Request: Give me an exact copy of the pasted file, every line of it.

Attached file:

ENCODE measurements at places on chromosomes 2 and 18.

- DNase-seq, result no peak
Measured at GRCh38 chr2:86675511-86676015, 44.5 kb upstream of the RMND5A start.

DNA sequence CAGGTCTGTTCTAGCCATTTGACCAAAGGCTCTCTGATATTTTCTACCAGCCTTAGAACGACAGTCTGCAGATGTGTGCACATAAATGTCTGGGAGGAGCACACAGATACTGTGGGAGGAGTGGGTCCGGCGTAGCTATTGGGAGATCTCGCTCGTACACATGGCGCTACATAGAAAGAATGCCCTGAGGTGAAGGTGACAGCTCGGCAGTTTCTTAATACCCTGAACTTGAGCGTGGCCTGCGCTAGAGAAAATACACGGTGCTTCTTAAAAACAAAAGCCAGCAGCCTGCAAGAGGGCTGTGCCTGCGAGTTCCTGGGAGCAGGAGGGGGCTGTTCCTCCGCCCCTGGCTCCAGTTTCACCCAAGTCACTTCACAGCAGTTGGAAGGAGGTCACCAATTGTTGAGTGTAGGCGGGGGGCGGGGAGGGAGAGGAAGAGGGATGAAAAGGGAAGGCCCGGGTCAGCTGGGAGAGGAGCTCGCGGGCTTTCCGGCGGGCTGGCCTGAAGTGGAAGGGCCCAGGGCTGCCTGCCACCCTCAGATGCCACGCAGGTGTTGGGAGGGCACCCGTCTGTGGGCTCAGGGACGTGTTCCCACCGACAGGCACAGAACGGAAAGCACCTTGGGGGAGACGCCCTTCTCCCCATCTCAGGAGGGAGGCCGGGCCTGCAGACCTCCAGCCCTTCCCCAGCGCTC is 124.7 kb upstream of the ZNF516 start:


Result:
ENCODE measurements at places on chromosomes 2 and 18.

- DNase-seq, result no peak
Measured at GRCh38 chr2:86675511-86676015, 44.5 kb upstream of the RMND5A start.

DNA sequence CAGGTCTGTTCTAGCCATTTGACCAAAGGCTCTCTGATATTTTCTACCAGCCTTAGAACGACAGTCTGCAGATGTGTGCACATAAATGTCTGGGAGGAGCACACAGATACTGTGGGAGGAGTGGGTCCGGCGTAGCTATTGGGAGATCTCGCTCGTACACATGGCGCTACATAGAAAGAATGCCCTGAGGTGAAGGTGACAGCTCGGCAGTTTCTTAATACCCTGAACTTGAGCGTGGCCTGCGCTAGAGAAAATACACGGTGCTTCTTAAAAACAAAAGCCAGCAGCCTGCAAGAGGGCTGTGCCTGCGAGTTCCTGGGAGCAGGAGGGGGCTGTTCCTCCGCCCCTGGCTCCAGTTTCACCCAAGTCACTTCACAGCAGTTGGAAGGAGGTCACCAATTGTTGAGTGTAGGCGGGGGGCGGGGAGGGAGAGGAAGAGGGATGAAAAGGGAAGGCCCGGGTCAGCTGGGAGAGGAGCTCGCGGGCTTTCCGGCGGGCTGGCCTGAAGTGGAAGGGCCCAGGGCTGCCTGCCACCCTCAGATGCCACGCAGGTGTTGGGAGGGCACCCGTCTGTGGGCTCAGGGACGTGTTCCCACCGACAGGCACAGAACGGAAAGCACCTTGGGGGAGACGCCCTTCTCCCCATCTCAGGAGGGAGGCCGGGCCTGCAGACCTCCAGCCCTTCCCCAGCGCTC is 124.7 kb upstream of the ZNF516 start: